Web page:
Part 8, Note 45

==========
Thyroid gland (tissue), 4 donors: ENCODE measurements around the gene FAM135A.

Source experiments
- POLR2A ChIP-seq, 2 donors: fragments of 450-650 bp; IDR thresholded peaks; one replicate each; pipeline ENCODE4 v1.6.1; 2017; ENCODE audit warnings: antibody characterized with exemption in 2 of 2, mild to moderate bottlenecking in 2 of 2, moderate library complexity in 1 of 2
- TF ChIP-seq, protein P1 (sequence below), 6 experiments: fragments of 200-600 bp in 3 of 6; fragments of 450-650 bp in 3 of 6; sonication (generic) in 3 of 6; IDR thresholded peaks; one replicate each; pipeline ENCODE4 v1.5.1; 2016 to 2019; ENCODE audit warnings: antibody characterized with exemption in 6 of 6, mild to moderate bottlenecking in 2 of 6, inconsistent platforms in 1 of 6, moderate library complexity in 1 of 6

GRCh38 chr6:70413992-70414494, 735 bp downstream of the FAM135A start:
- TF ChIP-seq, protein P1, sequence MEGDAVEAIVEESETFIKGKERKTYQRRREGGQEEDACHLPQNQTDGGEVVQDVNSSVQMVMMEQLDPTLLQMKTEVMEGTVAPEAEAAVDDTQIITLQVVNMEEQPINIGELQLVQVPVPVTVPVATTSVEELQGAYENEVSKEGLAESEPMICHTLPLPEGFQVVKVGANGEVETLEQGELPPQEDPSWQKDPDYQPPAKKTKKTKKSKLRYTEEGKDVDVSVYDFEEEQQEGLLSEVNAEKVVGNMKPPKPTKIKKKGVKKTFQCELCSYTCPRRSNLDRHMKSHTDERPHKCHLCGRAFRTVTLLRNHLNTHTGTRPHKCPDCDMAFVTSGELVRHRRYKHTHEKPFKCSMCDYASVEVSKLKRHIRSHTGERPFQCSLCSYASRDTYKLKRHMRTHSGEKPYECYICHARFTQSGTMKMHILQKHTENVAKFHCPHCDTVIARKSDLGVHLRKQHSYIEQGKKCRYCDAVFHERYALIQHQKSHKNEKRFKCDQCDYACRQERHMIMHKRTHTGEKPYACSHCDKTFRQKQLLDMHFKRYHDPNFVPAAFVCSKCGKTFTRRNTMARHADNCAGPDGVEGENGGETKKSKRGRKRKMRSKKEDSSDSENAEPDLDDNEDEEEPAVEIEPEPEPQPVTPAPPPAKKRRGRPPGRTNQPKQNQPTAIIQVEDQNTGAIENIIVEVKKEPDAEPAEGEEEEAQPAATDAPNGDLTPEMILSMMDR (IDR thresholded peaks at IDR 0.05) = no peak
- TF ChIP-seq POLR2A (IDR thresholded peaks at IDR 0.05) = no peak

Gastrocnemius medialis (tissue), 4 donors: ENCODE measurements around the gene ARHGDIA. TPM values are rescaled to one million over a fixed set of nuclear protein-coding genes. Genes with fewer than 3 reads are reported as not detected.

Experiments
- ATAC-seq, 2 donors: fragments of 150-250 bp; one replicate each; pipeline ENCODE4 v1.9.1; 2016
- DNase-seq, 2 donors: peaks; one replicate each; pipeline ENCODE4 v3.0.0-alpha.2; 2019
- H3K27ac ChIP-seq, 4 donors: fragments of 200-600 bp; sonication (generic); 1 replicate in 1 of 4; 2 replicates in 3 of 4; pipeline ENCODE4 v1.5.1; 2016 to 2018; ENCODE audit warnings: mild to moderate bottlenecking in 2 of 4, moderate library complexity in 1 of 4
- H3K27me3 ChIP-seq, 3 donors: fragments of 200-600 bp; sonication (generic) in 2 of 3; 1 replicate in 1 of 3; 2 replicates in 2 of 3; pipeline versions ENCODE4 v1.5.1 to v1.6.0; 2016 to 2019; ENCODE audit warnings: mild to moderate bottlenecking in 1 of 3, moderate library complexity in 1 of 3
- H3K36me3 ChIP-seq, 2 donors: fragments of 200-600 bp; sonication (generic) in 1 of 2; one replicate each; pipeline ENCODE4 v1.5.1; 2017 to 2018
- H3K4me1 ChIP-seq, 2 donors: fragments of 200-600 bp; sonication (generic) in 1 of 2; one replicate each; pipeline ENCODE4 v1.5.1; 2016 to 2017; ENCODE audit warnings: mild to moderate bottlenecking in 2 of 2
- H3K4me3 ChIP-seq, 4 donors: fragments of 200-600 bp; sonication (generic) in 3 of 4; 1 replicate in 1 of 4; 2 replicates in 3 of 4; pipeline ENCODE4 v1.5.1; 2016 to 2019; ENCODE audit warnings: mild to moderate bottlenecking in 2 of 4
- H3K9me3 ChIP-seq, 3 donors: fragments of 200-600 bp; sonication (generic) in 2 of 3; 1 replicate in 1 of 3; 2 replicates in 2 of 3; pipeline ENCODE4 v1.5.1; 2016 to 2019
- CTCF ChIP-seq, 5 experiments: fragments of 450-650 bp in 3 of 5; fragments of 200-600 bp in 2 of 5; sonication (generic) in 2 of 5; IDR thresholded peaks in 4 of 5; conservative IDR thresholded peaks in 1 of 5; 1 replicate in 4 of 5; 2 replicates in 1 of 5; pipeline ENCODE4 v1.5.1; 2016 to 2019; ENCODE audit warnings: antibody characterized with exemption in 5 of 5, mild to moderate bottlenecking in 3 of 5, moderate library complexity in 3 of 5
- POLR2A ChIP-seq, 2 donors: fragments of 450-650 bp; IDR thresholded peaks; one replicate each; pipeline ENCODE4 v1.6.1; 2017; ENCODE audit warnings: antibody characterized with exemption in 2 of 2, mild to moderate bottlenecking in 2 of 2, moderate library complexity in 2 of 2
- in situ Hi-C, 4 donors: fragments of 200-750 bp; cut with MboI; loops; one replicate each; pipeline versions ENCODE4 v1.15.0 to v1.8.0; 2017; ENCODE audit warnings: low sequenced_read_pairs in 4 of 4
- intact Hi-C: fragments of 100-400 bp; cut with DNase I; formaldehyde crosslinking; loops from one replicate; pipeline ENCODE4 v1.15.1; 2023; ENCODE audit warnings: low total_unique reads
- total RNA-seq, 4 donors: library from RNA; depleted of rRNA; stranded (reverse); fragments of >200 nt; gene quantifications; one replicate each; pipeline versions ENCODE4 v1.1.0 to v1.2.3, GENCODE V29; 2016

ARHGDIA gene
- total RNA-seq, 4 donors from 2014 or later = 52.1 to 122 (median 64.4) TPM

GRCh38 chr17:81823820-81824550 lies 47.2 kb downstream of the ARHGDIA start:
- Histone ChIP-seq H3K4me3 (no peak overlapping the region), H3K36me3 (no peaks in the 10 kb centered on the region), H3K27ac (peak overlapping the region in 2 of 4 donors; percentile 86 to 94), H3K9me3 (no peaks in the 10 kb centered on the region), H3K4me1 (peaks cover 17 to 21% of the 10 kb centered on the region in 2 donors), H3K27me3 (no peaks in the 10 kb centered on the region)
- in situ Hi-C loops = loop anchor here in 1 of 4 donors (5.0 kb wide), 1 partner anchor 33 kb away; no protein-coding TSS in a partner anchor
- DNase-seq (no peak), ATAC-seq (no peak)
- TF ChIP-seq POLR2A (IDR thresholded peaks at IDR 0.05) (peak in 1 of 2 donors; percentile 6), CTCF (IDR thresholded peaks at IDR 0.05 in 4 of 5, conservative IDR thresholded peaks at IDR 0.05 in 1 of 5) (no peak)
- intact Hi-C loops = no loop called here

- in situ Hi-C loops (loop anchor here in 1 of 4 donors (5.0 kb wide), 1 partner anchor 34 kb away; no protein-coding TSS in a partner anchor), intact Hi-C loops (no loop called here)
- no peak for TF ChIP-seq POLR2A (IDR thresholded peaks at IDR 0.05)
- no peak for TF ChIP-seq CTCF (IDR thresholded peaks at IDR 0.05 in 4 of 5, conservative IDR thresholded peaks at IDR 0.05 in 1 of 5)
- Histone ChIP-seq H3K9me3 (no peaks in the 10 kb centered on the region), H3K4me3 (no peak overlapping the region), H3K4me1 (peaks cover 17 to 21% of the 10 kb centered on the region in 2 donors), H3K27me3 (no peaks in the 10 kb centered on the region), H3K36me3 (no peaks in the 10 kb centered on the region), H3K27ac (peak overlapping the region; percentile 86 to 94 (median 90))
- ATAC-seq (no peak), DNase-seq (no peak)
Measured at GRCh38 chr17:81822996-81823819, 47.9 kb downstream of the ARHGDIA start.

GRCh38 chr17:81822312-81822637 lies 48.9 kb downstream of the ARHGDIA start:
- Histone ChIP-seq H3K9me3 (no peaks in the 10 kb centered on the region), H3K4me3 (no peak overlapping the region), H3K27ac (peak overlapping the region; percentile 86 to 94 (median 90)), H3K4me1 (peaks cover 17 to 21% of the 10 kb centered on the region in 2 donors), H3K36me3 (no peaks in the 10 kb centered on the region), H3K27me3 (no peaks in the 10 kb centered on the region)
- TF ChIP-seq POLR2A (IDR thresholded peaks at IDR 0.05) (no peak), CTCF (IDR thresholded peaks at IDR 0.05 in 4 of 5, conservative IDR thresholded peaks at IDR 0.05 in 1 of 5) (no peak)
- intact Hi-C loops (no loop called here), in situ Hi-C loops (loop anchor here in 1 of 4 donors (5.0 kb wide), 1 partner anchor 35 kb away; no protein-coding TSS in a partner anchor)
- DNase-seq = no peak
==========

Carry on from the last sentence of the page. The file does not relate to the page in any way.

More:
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Colorado Citizen, January 14, 1875, November 23, 1876, May 24, 1877, May 31, 1877, June 7, 1877, September 27, 1877, October 4, 1877; Colorado County Police [Commissioners] Court Minutes, Book 1876-1879, pp. 247, 250; William S. Speer and John Henry Brown, eds., The Encyclopedia of the New West (Marshall, Texas: The United States Biographical Publishing Co., 1881), pp. 122-127. Johnson's resignation was probably prompted by the demands of his business. In 1874, he had invented an insecticide designed to kill cotton worms, which he called Dead Shot. He also raised cattle. Twice during his short tenure as county judge he was granted lengthy leaves of absence to attend to business (see Colorado Citizen, June 25, 1874; Colorado County Police [Commissioners] Court Minutes, Book 1876-1879, pp. 54-55, 229). Earlier, the commissioner from Oakland, Christian Heydorn, had been replaced on the court by a known Democrat, Joseph C. Kindred. Heydorn had resigned, both from his commissioner's seat and from another office he held, justice of the peace, in March 1877. In each of the previous two months, he had, it seems, collected two fines amounting to $56 which he had not yet turned over to the county treasurer. When he rather suddenly left the county, he was pursued by a special deputy, who arrested him and placed him in jail in Columbus. The following September he was indicted for embezzlement, but was subsequently acquitted (see Colorado Citizen, March 15, 1877, March 22, 1877, March 29, 1877; Colorado County District Court Records, Criminal Cause File No. 1593: State of Texas v. Chris Heydorn, Criminal Cause File No. 1594: State of Texas v. Chris Heydorn; Colorado County Police [Commissioners] Court Minutes, Book 1876-1879, p. 202; for Kindred's status as a Democrat, see Colorado Citizen, August 3, 1876).